Now this is how a wedding sermon ought to be preached (courtesy the Rev. David Petersen).
In the Name of the Father and of the +Son and of the Holy Spirit. Amen.
The parable of the ten virgins exposes the dark side of the Gospel: not everyone is saved. Five virgins shut themselves out. They go their own way, attempt to buy their way in, and then can’t understand what has happened. The Lord says to them as harsh of words as are ever uttered in Holy Scripture: “I do not know you.”
Of course that is not why the text was chosen today. The text was chosen to give us an excuse to sing the hymn. Still, whatever the reason, no matter how beautiful and profound this particular chorale is, not everyone goes to heaven. Five out of ten, five who thought they were going in, who had the outward marks of virginity, are shut out. We are solemnly warned: “Watch therefore, for you know neither the day nor the hour when the Son of Man comes.”
From a Lutheran perspective, this warning, “Watch therefore, for you know neither the day nor the hour when the Son of Man comes” is always in order. We do not know the hour of the Lord’s return. We do not know if we will make it to the reception or even to the vows or to the end of this sentence. No one knows when the Lord will come. The Lord interrupts weddings as surely as He interrupts funerals.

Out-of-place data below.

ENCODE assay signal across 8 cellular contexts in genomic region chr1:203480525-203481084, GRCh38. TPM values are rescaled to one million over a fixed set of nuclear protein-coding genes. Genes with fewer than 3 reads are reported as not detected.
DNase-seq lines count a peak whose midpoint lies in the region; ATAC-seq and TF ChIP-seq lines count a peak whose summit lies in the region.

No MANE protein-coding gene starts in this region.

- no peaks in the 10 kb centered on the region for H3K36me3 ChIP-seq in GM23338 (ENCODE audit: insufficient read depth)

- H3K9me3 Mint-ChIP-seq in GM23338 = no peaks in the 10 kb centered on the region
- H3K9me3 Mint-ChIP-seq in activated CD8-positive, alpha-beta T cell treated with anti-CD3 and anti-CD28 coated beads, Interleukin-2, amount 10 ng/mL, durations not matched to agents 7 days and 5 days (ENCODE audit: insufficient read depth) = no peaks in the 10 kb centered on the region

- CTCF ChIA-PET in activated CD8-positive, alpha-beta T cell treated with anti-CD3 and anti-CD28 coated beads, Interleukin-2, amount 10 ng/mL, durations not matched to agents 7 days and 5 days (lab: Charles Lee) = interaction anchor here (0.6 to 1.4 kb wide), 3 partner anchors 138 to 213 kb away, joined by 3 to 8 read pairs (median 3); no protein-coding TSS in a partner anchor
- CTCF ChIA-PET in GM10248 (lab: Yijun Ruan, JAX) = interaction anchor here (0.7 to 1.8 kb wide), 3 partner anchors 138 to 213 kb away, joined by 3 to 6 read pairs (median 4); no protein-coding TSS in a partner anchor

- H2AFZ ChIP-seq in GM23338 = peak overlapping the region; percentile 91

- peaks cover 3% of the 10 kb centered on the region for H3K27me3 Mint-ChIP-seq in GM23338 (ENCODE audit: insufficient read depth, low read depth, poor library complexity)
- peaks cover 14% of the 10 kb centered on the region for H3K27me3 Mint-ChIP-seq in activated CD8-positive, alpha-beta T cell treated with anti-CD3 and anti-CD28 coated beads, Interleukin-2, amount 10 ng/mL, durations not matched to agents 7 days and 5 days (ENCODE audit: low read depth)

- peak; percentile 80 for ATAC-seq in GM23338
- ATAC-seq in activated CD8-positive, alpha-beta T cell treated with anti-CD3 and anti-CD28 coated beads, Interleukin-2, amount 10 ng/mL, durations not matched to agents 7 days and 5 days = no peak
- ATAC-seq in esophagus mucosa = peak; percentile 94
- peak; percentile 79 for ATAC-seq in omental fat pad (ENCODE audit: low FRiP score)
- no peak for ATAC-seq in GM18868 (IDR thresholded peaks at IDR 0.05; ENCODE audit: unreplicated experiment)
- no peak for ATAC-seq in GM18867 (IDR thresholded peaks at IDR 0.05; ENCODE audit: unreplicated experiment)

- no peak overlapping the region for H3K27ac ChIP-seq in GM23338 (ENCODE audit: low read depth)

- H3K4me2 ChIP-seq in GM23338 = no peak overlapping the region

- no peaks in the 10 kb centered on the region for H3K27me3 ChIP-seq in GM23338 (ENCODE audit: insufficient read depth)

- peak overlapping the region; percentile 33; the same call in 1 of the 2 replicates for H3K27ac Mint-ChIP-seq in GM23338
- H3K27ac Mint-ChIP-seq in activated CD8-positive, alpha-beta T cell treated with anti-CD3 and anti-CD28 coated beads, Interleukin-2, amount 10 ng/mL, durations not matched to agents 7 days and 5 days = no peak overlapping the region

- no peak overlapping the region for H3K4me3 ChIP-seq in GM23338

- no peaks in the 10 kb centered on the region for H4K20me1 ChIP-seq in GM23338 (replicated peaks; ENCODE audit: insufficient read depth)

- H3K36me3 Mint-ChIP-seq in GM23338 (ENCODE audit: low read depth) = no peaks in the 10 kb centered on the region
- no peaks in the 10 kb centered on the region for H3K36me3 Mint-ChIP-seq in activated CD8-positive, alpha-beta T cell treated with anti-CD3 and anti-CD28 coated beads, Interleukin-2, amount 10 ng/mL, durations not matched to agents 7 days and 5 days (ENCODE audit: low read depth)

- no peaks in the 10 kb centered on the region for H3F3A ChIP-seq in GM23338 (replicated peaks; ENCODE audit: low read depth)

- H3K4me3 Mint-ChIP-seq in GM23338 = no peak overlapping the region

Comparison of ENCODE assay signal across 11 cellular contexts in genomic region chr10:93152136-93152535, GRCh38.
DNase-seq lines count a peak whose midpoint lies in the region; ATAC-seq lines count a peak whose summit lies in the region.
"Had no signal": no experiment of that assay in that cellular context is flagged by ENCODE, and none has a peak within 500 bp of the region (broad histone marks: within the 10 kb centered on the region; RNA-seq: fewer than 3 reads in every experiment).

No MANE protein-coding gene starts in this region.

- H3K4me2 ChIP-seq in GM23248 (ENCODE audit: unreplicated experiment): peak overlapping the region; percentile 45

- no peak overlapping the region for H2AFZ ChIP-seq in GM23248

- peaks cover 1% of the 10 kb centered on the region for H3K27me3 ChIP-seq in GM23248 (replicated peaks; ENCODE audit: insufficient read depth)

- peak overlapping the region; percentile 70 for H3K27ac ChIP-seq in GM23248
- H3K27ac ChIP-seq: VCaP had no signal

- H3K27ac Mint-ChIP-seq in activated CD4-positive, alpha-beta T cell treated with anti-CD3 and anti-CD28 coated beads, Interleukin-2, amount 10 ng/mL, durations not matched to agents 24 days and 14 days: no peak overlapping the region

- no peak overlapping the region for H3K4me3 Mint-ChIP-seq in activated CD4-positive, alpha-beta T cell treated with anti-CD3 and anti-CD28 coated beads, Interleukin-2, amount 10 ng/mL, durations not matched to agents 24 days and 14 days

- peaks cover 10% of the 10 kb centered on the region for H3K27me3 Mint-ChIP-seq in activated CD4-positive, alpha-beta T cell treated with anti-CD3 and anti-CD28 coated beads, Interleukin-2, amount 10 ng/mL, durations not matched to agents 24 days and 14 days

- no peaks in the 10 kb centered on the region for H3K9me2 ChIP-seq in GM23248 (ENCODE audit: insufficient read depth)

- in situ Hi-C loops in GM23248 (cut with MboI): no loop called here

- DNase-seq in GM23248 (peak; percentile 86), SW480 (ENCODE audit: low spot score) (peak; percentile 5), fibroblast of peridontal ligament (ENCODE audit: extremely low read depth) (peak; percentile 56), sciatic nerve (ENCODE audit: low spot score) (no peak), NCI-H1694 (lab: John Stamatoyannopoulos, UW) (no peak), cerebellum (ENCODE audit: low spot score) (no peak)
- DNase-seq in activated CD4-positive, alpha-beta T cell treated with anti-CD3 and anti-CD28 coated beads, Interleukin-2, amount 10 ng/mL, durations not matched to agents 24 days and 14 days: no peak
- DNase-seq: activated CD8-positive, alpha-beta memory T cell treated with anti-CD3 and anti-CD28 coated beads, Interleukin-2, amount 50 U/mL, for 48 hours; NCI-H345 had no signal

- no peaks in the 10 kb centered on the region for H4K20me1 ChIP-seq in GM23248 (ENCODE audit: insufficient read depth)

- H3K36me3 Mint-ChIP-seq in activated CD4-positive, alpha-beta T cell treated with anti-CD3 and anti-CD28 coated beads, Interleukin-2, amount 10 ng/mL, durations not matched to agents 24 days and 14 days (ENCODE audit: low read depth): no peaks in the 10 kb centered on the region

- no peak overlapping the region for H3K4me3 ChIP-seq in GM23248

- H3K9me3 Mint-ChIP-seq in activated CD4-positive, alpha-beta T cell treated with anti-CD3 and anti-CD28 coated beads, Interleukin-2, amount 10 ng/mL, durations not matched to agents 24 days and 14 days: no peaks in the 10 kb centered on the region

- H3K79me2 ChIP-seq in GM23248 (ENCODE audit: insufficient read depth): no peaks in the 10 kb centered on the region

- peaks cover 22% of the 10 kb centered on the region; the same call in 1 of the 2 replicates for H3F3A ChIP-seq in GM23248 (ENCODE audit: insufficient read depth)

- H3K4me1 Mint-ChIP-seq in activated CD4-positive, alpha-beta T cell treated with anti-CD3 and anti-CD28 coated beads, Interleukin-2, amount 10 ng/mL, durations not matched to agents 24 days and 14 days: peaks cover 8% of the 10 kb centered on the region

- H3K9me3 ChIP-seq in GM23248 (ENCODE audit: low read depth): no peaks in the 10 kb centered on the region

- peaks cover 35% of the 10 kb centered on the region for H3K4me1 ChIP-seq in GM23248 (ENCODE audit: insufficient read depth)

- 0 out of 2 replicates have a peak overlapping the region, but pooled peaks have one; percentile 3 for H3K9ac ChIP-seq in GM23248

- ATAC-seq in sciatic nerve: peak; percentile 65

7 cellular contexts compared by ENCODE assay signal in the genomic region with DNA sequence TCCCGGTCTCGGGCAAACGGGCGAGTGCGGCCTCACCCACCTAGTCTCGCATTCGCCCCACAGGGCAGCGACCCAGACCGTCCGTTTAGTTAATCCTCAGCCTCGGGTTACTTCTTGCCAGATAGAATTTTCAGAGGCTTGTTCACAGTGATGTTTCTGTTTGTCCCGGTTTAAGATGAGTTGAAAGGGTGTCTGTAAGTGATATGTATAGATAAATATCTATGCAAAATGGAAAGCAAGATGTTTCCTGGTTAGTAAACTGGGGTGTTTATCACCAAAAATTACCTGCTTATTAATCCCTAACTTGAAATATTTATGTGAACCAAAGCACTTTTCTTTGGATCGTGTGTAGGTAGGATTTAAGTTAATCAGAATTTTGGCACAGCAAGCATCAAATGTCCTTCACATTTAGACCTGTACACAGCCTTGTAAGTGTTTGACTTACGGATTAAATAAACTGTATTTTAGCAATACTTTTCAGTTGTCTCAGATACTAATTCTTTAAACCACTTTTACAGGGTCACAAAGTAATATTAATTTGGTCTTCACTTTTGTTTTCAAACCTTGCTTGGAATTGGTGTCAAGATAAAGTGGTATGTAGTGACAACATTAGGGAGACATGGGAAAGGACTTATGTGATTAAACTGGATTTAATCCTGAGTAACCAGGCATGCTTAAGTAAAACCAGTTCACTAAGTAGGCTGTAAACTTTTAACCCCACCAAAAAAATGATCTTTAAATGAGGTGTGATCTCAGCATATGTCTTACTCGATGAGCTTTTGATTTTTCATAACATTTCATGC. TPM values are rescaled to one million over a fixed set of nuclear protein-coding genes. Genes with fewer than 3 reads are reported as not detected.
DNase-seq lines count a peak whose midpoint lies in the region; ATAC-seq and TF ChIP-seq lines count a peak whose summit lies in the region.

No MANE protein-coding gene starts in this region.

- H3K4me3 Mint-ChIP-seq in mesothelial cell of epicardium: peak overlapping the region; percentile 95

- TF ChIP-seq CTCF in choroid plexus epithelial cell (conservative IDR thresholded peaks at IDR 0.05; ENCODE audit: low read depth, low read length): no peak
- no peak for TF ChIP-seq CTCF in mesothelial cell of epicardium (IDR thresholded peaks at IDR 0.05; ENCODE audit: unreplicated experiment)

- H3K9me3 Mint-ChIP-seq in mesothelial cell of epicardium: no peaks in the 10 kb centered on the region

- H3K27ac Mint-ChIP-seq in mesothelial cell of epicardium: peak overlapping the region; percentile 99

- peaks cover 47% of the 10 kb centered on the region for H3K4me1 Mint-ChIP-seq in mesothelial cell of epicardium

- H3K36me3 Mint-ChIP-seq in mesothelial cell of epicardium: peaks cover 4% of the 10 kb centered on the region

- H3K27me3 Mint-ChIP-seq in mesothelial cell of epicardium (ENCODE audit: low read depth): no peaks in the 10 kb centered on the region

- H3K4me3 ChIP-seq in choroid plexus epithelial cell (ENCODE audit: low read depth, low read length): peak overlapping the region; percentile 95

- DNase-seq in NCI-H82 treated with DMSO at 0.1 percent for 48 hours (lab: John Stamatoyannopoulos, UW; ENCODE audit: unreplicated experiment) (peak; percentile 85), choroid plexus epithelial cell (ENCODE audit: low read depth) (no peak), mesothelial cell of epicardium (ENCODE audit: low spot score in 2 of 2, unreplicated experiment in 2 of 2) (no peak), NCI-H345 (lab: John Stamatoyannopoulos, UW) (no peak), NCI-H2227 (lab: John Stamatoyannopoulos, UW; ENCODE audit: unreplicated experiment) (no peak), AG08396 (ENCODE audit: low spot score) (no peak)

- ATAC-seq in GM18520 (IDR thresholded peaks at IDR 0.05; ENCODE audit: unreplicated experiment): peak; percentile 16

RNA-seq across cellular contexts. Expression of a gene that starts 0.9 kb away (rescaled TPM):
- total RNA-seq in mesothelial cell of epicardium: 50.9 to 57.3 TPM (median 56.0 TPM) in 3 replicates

So don’t get drunk tonight. Don’t gossip. Guard your heart. Stay free of sin. Watch and Stay alert. Because The Son of Man comes and Five Virgins who think they will get in, who have all the outward marks of the church, will not.
We might issue a similar warning with regards to Holy Marriage, but I don’t think I can stand to hear another wedding sermon quoting the statistics of divorce. For one thing I am not even sure they are accurate, but in any case, it is too late now. So why scare and brow beat you with statistics? I’d rather browbeat and scare you with eschatological warnings.
Besides, even if I gave you all the divorce statistics, you wouldn’t’t believe me. You’d nod along. You’d think you agreed and were very aware of the dangers, but you wouldn’t’t be here if you didn’t expect to beat the odds.
You may be naive and even foolhardy in this, but you’re not actually wrong. There is a promise for Holy Marriage that makes Christians bold and confident. Five Virgins were shut out, but the other Five, who also fell asleep, who also failed in their duties, who were no better than those shut out and were in no way perfect, went in. They went in by grace. This is not a vain hope – either for marriage or for eternity. The undeserved mercy won by Christ’s death gives power for Christians to live Christian lives. That includes living together as husband and wife – a most Christian way to live.